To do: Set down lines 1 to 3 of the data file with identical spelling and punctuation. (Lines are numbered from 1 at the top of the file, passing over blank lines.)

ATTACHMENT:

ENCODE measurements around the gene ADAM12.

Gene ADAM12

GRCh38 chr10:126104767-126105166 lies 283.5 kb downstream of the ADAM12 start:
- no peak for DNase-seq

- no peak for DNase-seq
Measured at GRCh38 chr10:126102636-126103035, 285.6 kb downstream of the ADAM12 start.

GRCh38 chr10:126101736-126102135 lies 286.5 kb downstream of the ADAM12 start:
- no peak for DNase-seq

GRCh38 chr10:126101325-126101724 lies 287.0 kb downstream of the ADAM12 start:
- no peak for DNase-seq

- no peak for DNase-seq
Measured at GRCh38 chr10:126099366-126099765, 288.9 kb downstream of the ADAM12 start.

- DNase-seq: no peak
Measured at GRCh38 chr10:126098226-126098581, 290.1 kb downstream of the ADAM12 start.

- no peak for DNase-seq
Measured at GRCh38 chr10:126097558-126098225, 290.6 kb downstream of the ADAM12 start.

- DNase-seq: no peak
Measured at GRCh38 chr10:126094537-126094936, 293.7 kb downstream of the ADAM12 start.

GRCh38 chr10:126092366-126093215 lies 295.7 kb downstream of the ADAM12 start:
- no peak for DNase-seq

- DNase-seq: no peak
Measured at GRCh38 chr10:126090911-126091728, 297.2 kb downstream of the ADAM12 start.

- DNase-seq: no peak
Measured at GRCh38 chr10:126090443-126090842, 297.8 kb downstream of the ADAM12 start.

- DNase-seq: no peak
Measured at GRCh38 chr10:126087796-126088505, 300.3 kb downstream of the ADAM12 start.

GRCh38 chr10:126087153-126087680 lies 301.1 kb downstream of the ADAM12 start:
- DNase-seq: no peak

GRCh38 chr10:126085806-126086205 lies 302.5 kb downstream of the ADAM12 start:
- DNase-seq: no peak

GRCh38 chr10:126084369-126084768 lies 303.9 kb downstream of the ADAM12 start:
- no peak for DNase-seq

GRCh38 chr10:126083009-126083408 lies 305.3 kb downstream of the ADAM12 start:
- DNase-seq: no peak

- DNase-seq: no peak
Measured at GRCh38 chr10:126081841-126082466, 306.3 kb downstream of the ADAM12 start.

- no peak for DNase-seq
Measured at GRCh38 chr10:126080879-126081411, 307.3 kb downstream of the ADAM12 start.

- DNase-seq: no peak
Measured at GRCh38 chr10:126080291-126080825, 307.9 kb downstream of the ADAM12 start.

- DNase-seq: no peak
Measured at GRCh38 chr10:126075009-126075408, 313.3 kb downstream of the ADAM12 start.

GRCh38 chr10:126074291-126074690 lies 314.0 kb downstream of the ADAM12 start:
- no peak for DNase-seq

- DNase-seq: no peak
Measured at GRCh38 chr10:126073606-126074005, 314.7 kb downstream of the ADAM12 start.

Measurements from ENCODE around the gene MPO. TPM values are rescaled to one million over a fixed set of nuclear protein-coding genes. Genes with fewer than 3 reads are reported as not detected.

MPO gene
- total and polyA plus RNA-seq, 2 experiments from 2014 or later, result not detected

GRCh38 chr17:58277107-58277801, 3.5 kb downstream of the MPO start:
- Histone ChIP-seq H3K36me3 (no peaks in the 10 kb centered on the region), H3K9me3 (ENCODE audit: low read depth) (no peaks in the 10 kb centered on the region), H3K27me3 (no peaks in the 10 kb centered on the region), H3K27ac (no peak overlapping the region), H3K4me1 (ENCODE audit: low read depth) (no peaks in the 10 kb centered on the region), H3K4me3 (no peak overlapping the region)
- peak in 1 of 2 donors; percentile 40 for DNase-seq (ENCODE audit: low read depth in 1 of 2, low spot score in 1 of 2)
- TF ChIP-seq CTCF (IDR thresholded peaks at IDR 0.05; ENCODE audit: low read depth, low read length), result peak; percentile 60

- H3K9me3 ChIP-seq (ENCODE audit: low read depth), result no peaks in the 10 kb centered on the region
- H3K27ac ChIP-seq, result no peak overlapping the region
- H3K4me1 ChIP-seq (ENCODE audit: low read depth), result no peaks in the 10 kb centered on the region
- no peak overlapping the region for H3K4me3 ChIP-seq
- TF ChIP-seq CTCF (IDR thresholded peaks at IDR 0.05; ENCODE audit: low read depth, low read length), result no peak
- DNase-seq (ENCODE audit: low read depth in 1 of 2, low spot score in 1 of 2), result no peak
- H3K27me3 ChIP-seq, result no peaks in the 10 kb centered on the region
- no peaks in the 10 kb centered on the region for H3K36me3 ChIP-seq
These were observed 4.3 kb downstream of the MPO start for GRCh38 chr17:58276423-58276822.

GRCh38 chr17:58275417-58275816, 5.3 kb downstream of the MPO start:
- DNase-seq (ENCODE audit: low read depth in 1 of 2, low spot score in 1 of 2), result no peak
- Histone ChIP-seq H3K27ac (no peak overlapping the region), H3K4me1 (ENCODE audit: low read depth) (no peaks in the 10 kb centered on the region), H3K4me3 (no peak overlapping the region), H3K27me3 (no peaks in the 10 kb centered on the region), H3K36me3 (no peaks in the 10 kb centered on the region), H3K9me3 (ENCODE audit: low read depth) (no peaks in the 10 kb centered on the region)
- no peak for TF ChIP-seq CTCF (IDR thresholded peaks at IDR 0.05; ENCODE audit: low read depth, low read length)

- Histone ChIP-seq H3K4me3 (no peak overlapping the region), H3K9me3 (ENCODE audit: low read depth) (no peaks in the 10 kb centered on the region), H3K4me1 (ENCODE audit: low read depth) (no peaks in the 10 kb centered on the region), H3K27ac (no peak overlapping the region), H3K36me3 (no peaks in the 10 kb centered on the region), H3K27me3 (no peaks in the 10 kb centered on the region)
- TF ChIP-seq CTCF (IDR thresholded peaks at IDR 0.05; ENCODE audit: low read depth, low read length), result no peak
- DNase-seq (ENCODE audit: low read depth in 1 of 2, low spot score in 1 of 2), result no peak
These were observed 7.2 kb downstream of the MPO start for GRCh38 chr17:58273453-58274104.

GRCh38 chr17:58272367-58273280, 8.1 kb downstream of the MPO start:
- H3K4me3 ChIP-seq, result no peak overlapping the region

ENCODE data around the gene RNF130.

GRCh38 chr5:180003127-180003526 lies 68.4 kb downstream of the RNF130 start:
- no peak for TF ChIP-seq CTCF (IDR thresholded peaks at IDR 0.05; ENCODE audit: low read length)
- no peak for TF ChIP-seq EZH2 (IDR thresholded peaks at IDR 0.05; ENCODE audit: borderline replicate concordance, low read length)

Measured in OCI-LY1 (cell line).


ENCODE measurements around the gene ADAM12.

Gene ADAM12

GRCh38 chr10:126104767-126105166 lies 283.5 kb downstream of the ADAM12 start: